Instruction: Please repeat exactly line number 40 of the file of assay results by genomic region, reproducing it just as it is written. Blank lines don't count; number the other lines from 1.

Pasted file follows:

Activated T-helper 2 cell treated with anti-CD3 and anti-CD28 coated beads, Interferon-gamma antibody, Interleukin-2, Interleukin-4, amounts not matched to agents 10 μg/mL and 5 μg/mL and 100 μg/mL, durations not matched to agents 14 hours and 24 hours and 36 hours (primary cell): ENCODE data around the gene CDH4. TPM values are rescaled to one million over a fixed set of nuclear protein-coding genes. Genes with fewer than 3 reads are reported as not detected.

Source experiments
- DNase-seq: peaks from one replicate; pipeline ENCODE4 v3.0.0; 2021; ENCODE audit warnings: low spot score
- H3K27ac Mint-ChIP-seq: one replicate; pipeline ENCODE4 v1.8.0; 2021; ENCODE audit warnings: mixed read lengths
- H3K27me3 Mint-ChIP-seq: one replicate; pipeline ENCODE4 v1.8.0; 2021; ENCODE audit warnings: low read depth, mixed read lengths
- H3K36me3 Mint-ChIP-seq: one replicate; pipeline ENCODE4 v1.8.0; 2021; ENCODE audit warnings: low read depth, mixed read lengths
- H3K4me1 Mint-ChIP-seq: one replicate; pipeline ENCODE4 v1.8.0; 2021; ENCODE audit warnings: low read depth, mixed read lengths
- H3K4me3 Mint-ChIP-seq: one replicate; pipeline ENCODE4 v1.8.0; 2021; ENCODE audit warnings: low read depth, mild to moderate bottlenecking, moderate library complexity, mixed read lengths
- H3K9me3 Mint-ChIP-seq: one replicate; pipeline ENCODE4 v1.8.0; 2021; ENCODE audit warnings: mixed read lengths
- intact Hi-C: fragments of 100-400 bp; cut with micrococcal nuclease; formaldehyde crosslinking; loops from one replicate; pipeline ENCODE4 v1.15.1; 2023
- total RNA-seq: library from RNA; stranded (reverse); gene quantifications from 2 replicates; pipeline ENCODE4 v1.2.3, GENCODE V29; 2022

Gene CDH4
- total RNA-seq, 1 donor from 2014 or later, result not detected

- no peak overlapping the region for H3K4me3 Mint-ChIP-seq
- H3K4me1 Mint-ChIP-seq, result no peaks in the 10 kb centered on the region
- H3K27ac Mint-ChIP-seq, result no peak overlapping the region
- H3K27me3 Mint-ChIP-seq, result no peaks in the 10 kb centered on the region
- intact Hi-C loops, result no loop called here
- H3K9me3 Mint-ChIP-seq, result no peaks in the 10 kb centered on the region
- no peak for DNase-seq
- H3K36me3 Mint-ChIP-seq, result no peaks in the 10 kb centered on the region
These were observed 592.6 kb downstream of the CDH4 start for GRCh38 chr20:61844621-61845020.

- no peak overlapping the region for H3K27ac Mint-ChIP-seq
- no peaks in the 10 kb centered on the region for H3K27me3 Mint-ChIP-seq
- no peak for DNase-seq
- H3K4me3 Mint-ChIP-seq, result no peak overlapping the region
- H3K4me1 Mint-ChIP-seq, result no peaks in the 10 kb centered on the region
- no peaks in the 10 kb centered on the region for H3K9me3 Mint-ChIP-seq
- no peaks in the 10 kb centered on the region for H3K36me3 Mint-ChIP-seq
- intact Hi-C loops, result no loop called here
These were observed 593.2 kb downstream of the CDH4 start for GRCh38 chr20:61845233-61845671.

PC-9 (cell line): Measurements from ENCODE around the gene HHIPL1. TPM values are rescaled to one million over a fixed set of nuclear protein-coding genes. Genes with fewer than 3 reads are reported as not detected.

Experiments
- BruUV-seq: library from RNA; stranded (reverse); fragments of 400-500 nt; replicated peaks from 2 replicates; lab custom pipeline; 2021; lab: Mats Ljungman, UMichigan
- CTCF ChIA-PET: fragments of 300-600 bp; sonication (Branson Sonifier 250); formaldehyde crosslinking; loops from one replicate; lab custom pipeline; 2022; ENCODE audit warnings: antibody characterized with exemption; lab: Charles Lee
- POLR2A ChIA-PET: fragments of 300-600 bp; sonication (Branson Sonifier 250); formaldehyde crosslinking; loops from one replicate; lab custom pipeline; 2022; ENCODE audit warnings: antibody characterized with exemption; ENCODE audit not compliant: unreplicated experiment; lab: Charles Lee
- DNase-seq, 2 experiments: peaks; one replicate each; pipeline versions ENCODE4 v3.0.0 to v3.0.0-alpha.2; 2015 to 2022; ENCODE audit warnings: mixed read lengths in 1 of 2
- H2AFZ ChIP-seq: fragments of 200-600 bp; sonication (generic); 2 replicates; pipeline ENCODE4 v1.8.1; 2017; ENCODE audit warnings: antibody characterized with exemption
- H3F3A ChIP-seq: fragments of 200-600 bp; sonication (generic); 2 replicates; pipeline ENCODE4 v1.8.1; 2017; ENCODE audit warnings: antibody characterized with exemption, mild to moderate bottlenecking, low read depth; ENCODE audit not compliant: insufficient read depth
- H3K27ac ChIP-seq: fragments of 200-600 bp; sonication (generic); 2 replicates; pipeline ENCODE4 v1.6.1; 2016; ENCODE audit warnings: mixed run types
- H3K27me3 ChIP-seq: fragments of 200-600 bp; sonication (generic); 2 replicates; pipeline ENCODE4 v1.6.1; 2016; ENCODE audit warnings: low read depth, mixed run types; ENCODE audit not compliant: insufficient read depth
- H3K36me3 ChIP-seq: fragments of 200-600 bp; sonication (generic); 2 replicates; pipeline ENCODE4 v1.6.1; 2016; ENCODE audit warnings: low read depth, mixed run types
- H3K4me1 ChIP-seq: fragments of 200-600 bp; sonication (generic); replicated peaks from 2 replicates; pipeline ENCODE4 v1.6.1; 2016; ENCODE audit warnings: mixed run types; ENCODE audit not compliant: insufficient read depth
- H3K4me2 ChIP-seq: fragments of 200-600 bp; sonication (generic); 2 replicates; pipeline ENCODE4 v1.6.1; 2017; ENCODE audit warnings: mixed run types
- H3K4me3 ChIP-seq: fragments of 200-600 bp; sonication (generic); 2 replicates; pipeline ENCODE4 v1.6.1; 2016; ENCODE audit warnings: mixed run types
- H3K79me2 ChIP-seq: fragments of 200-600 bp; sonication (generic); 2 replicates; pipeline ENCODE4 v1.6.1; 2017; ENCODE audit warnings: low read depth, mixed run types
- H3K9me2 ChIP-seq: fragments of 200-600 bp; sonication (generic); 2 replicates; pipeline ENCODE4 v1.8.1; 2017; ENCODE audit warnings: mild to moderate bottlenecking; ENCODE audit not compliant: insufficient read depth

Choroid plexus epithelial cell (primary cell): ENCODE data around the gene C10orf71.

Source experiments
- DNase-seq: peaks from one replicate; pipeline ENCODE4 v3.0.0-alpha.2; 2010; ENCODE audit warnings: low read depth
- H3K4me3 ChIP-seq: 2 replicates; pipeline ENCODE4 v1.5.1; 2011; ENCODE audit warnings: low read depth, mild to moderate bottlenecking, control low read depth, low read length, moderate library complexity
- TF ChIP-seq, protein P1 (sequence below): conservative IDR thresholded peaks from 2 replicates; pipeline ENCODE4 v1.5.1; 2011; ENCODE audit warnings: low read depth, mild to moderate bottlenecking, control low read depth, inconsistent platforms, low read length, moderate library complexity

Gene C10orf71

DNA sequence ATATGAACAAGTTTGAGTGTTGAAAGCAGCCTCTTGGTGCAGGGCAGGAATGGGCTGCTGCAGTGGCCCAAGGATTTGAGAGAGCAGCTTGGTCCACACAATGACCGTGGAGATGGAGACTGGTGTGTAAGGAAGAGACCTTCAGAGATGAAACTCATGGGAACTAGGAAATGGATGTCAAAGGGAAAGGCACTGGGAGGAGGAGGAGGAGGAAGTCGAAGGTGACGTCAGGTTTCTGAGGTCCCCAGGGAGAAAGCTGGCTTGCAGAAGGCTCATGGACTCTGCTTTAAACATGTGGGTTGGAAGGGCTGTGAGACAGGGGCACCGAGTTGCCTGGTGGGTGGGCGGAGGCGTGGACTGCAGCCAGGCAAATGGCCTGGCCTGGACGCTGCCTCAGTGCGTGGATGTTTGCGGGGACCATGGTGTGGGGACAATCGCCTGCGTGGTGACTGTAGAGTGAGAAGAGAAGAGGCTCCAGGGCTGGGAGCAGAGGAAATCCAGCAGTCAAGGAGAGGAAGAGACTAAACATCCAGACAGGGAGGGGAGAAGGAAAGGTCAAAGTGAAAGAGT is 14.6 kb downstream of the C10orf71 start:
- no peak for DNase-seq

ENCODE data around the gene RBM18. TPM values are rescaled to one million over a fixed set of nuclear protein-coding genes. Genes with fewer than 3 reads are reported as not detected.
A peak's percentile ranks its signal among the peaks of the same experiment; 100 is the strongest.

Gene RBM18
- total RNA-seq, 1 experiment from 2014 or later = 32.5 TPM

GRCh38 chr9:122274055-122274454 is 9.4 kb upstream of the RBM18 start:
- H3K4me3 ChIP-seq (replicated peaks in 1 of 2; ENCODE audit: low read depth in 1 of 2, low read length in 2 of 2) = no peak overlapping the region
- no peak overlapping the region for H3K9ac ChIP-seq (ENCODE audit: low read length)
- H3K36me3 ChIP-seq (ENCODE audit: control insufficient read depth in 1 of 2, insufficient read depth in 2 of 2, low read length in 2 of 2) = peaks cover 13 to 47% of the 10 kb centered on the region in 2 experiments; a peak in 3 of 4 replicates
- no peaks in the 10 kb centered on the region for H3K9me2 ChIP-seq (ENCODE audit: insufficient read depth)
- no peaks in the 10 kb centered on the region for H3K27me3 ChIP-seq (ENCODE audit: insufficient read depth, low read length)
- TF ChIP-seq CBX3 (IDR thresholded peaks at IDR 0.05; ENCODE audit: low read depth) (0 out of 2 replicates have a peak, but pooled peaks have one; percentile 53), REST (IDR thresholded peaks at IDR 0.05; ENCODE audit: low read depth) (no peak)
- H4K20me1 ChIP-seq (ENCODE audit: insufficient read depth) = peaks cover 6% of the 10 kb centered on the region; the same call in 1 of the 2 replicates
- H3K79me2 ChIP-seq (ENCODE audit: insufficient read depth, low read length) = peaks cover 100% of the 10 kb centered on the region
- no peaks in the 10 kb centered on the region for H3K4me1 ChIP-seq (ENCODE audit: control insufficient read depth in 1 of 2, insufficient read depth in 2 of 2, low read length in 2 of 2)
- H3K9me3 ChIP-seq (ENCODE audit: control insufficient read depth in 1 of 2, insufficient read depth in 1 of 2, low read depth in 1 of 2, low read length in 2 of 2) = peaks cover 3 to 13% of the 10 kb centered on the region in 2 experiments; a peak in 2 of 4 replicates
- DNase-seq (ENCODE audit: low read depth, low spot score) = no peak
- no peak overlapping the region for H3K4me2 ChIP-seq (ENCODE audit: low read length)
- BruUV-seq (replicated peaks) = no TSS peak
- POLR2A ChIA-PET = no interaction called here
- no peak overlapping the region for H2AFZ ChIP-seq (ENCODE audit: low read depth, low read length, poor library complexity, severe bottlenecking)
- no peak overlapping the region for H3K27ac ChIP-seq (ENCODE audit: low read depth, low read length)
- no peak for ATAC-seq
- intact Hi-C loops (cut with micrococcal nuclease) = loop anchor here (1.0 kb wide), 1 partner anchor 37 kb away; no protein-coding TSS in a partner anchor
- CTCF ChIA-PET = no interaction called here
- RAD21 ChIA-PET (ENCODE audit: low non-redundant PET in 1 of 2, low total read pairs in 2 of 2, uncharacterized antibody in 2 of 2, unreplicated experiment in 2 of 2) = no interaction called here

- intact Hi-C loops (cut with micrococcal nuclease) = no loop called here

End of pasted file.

- H3K27ac ChIP-seq: fragments of 200-600 bp; sonication (generic); 2 replicates; pipeline ENCODE4 v1.6.1; 2016; ENCODE audit warnings: mixed run types